Raffle windfall turns into headache for Vancouver Island mayor
Mayor of View Royal discovered he's considered a 'politically exposed person' after making cash deposit
View Royal Mayor David Screech was thrilled when he won the 50/50 draw at a Victoria Royals hockey game in November after years of purchasing tickets.
He deposited the $5,100 cash windfall into his bank account and joked with the teller at his bank about his good fortune.
But then a few weeks ago, Screech and several members of his family, started getting calls from the bank with questions about the deposit.
Screech says he was told that as a mayor, he was considered to be a "politically exposed person" by FINTRAC, the federal agency that monitors financial transactions. As a result, extra scrutiny had to be applied to his finances.
"I had no idea of that," he said. "It was news to me that my bank would just spring this on me."
The designation of politically exposed person is part of federal rules that went into effect in 2017, meant to detect and deter money laundering and terrorist activity financing.
According to information on the FINTRAC website, a politically exposed person is "a person entrusted with a prominent position that typically comes with the opportunity to influence decisions and the ability to control resources."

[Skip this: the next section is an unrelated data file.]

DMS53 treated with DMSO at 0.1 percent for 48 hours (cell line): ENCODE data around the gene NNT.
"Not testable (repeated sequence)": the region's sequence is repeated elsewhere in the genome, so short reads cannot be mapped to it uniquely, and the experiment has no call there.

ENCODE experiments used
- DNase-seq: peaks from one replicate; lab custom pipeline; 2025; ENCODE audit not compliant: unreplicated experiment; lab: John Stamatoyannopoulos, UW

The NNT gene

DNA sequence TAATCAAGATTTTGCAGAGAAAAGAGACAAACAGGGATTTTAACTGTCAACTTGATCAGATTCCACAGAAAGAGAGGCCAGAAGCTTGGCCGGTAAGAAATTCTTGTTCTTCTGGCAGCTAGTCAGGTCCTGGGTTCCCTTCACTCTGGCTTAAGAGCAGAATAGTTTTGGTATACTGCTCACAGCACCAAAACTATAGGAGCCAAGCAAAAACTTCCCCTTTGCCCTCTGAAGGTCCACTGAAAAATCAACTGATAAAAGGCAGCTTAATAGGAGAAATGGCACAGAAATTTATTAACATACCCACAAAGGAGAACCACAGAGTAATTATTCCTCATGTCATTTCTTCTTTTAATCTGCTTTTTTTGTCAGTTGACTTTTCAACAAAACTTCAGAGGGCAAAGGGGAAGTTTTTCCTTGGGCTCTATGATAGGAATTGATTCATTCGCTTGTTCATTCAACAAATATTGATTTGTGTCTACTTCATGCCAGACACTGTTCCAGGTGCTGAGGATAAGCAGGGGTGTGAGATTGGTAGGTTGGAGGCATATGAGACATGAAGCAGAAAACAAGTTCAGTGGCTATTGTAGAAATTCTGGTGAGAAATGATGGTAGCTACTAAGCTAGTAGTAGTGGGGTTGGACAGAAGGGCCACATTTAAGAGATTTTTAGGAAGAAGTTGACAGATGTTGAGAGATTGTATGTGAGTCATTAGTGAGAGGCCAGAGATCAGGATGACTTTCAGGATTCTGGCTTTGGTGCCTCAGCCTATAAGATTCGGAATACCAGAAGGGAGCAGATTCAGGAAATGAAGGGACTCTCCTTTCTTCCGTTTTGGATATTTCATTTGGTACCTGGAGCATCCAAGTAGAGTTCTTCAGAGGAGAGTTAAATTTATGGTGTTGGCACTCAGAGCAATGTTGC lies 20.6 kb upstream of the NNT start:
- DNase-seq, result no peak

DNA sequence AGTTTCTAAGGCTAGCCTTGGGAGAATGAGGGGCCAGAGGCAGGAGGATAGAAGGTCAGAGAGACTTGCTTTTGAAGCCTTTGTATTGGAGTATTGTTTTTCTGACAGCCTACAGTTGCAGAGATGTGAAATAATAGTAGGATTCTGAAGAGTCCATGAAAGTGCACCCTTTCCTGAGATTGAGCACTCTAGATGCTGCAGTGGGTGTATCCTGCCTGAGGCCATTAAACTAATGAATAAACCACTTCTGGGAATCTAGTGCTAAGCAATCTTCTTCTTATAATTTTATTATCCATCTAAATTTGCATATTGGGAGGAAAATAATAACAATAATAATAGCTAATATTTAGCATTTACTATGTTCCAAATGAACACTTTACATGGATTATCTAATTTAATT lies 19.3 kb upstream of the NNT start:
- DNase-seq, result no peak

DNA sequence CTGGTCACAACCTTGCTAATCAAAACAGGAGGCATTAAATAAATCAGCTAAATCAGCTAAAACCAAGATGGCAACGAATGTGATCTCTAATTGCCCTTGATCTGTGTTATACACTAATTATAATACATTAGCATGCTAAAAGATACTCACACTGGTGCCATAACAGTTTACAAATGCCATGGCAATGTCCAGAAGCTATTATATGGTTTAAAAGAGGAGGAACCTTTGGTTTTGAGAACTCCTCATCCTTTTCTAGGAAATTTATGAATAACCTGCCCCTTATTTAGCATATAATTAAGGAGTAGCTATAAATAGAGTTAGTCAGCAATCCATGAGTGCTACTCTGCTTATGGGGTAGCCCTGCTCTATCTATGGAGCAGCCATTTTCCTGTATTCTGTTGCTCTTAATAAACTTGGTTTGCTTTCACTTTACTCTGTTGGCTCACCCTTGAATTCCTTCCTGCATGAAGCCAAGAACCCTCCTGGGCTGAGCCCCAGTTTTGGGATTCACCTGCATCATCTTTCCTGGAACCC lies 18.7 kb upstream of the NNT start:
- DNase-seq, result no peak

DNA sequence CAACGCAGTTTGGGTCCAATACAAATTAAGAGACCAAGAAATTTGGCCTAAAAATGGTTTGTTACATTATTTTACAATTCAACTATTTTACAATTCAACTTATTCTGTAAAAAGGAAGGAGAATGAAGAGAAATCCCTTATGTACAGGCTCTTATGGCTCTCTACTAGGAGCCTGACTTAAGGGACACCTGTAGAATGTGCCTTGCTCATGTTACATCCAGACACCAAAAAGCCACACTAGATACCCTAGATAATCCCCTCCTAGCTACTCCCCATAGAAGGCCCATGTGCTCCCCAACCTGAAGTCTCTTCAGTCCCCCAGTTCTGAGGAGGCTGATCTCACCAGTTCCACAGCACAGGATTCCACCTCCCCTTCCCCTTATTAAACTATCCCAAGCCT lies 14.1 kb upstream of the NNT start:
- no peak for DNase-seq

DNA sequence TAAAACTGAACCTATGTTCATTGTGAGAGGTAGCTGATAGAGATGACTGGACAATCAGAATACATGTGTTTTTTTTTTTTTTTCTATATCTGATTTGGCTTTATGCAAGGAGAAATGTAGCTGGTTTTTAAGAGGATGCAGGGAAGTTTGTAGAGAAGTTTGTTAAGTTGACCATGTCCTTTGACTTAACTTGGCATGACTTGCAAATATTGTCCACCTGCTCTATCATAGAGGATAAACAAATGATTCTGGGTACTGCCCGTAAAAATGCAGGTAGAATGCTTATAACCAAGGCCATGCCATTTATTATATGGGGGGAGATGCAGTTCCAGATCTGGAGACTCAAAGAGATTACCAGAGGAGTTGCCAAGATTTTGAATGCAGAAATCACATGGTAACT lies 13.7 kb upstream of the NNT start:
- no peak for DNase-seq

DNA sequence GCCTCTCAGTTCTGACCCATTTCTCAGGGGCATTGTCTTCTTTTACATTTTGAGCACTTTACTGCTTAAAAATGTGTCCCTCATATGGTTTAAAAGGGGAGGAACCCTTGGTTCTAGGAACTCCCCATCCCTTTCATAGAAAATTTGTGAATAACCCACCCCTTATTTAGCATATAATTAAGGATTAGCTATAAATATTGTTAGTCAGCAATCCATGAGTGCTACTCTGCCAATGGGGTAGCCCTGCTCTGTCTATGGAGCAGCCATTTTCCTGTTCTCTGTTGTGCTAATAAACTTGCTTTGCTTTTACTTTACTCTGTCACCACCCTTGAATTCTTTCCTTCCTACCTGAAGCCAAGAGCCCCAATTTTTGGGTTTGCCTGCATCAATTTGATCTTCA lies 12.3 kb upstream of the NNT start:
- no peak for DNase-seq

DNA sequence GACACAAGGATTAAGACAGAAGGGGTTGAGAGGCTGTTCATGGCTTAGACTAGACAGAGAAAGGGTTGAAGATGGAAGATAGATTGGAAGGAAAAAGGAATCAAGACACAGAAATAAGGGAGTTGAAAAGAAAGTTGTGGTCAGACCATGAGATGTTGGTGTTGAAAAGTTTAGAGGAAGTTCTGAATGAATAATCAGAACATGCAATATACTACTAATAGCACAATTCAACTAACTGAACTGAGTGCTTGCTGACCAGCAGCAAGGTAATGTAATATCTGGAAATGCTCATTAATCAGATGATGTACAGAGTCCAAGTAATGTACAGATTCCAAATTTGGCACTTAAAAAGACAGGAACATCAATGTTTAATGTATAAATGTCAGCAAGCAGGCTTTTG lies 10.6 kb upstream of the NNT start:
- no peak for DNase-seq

Family members of such a person are also flagged for extra financial scrutiny.
'It was intrusive'
However, as the mayor of a small municipality that is home to 10,000 people, Screech says he feels the designation is being applied too broadly.
"They actually contacted my wife. They contacted our youngest son to ask questions," he said. "It was intrusive. It was invasive and I was surprised that in our country they could do all this with what appears to be no accountability."
Screech said he supports measures to crack down on money laundering in B.C., but he questions whether the proceeds from a 50/50 draw should be enough to be flagged.
And as a small business owner, Screech also has concerns about how the designation, which he understands only applies to him because he chose to run for mayor, could affect his future financial dealings.
But his bank, CIBC, said it follows the requirements of the federal legislation.
"Canadian financial institutions may be required to seek additional information on various transactions involving some individuals who hold prominent positions," CIBC said in a statement.
"We regularly review our policies to ensure compliance with legal and regulatory obligations."
FINTRAC has not yet responded to a request for comment.
To listen to the full interview from CBC's On The Island with Gregor Craigie, click on the link below: